Judge Patrick Naugle proudly endorses Ben & Jerry's Phish Food as his I'm-single-and-feeling-lonely ice cream.
Uncensored. Uninhibited. Unmarried.
Meet the exasperated, frustrated, and stylishly swinging Bridget Jones (Oscar winner Renée Zellweger, Cold Mountain). Bridget is a single, slightly overweight, career oriented woman who is looking for love in all the wrong places. In an attempt to turn her life around, Bridget begins a journal that will chronicle her misadventures in life and love. She tries to stop smoking and lose weight, and most importantly, attempt to find true happiness with the opposite sex. Her love life takes her on some pretty wild whirlwind adventures, including a love triangle with her egotistical boss (Hugh Grant, Four Weddings and a Funeral) and a stiffly presentable family friend (Colin Firth, Love Actually) who Bridget first despises, then begins to desire. All the while we're privy to Bridget's innermost thoughts as she discovers the pratfalls and perils of being a single woman in the city.
I liked Bridget Jones's Diary, but I did not love it. I guess that's pretty good considering the fact that I wasn't expecting much to begin with. I'm not familiar with the book upon which it's based, and have not seen the sequel Bridget Jones: The Edge of Reason. I like Hugh Grant and think that Renée Zellweger is easy on the eyes. As for the film, it's an amiable enough romantic comedy with some funny sequences and a few lulls in-between. If you were a fan of the book, you'll most certainly enjoy the film; from what I understand, they did a good job of not mucking up the page-to-screen translation.
I think the reason Bridget Jones's Diary is so popular is that single people can really relate to it. Who doesn't go through times when they feel inadequate, overweight, underappreciated, or just plain bland? Bridget Jones is an every woman struggling to find "Mr. Right" in a world filled with a lot of "Mr. Right Nows." Her plight speaks to us because we understand what she's going through—much of the comedy comes from Bridget trying to impress some guy that, even if she meets him, will most likely result in disaster. That, in essence, is the heart of Bridget Jones's Diary.
Around that heart is a lot of goofy bits culled together from almost every other romantic comedy ever made. Bridget's two love interests are textbook: there's the smug playboy (Grant) and the stuffy stiff (Firth) Bridget first spars with, then begins to warm to. These aren't really original characters, though they're played well by both Grant and Firth. Firth is good at giving an icy cool veneer, while Grant exudes all the qualities a woman looks for when she's not really looking for something stable, honest or truly lovable. Once again, Grant proves that he's an underrated actor when it comes to big comedy and pratfalls.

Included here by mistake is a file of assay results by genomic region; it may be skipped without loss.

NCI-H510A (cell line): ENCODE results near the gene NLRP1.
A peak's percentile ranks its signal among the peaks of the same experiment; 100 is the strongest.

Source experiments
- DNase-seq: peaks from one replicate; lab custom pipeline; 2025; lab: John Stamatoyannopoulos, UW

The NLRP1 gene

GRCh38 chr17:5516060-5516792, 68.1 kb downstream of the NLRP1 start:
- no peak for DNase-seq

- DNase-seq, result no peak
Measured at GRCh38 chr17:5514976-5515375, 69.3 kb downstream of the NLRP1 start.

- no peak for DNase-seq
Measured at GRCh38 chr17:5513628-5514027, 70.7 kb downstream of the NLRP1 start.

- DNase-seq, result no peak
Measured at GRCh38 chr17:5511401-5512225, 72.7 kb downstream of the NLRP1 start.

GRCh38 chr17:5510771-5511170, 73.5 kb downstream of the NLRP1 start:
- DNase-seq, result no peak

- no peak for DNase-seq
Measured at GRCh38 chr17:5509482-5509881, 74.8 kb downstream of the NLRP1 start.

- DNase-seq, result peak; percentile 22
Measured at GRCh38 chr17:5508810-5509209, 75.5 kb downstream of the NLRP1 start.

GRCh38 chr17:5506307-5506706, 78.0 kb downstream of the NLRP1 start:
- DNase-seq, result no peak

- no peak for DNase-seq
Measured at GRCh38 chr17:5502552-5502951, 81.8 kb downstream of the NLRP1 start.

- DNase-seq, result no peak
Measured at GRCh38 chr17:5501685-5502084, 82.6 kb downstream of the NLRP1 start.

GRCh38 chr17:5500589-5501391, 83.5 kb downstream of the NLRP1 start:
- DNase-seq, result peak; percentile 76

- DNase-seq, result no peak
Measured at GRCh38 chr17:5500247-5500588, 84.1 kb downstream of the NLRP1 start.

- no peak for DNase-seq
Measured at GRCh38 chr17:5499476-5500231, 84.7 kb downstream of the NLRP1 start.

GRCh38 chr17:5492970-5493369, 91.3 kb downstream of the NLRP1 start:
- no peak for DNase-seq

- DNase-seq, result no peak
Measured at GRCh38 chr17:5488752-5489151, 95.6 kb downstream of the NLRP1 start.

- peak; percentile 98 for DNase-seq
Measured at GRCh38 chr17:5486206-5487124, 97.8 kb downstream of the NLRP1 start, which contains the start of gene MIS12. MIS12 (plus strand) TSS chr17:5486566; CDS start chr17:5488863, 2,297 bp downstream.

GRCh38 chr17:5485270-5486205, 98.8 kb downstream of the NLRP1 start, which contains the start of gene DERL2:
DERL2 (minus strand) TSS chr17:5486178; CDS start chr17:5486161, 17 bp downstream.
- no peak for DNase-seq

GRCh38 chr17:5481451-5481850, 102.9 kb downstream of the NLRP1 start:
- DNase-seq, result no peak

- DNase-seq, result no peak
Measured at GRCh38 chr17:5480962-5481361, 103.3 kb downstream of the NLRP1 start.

As for Renée Zellweger, she is apt as Bridget Jones. I say only apt because I, for some reason, had a hard time buying her as a single English lady. This isn't to say that her performance isn't good—in fact, I found her to be quite charming and funny. I think my mind just wouldn't let me see her as 100% British. Others might feel differently, and that's why the world is so great—we don't have to see eye to eye.
In the end, Bridget Jones's Diary is a funny, cute romantic comedy that is better than some of the other films Hollywood has to offer. There were moments when I sympathized with the main character because, even though she's female, I have been in those situations. Singleness sucks, but not so much so if you can dance the night away while eating a pint of chocolate ice cream in your bedroom.
Bridget Jones's Diary: Collector's Series is presented in its original aspect ratio of 1.85:1 anamorphic widescreen. Although I've never seen the original DVD release of this film, I can safely say that this transfer looks excellent. The colors are all brightly rendered without any bleeding in the image. The black levels are all solid and dark. I did not spot any edge enhancement, dirt, or other imperfections that would otherwise mar the image. Overall fans should be happy with how nice this picture looks.
The soundtrack is presented in Dolby Digital 5.1 Surround in English. Much like the video transfer, this sound mix is very good. The surround sound feature is used mostly when pop music is playing in the background. Because this is a mostly front heavy romantic comedy, the use of aggressive directional effects is rather minimal. However, there are a few moments where the rear speakers kick in. Also included on this disc is a French language track as well as Spanish and English subtitles.
This newly minted "Collector's Edition" isn't fooling anyone: Miramax has released it to promote the sequel. But I'm sure fans of the film aren't complaining, even though many of the supplements are holdovers from the original DVD release. Starting off the disc is a commentary track by director Sharon Maguire that dishes out a lot of info on the production, casting, and comedy bits. "The Young and the Mateless" takes a look at the single scene and what it takes to be a single in this day and age. "The Bridget Phenomenon" is really just a plug for the sequel. "Portrait of a Make-Up Artist" is pretty much what it sounds like.
Also included are some deleted scenes (all presented in anamorphic widescreen), over 100 original "Bridget Jones Diary" columns, a short behind-the-scenes featurette, a few domestic and international TV spots, a guide to Bridget Britishisms, reviews of the film, a trailer for the new Bridget Jones: The Edge or Reason, and some sneak previews for other Miramax films.
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Scales of Justice
• Commentary by Director Sharon Maguire
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